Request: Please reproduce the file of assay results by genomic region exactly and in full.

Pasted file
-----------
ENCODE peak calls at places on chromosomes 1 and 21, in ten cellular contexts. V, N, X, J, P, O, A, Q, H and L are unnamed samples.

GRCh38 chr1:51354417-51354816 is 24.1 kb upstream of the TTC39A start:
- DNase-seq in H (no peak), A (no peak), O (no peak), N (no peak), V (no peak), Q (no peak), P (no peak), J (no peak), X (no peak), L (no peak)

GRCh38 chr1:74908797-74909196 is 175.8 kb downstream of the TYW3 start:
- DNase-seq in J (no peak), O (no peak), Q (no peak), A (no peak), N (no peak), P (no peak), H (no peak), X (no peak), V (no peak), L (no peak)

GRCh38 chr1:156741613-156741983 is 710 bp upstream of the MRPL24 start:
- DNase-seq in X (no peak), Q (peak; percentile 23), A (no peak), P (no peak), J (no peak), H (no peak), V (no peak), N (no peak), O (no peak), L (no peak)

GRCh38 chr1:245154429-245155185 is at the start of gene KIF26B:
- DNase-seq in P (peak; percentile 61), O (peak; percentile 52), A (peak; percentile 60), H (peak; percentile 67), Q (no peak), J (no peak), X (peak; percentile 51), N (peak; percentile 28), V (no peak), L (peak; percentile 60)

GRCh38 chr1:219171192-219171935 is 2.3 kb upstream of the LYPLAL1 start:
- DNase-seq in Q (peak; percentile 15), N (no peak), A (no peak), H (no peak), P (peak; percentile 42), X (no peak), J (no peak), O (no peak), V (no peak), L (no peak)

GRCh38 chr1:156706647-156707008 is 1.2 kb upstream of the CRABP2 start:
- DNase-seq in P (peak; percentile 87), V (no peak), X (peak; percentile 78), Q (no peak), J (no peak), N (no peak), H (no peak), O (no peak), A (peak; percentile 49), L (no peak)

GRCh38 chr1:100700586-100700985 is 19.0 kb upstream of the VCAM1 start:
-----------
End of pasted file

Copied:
ENCODE peak calls at places on chromosomes 1 and 21, in ten cellular contexts. V, N, X, J, P, O, A, Q, H and L are unnamed samples.

GRCh38 chr1:51354417-51354816 is 24.1 kb upstream of the TTC39A start:
- DNase-seq in H (no peak), A (no peak), O (no peak), N (no peak), V (no peak), Q (no peak), P (no peak), J (no peak), X (no peak), L (no peak)

GRCh38 chr1:74908797-74909196 is 175.8 kb downstream of the TYW3 start:
- DNase-seq in J (no peak), O (no peak), Q (no peak), A (no peak), N (no peak), P (no peak), H (no peak), X (no peak), V (no peak), L (no peak)

GRCh38 chr1:156741613-156741983 is 710 bp upstream of the MRPL24 start:
- DNase-seq in X (no peak), Q (peak; percentile 23), A (no peak), P (no peak), J (no peak), H (no peak), V (no peak), N (no peak), O (no peak), L (no peak)

GRCh38 chr1:245154429-245155185 is at the start of gene KIF26B:
- DNase-seq in P (peak; percentile 61), O (peak; percentile 52), A (peak; percentile 60), H (peak; percentile 67), Q (no peak), J (no peak), X (peak; percentile 51), N (peak; percentile 28), V (no peak), L (peak; percentile 60)

GRCh38 chr1:219171192-219171935 is 2.3 kb upstream of the LYPLAL1 start:
- DNase-seq in Q (peak; percentile 15), N (no peak), A (no peak), H (no peak), P (peak; percentile 42), X (no peak), J (no peak), O (no peak), V (no peak), L (no peak)

GRCh38 chr1:156706647-156707008 is 1.2 kb upstream of the CRABP2 start:
- DNase-seq in P (peak; percentile 87), V (no peak), X (peak; percentile 78), Q (no peak), J (no peak), N (no peak), H (no peak), O (no peak), A (peak; percentile 49), L (no peak)

GRCh38 chr1:100700586-100700985 is 19.0 kb upstream of the VCAM1 start: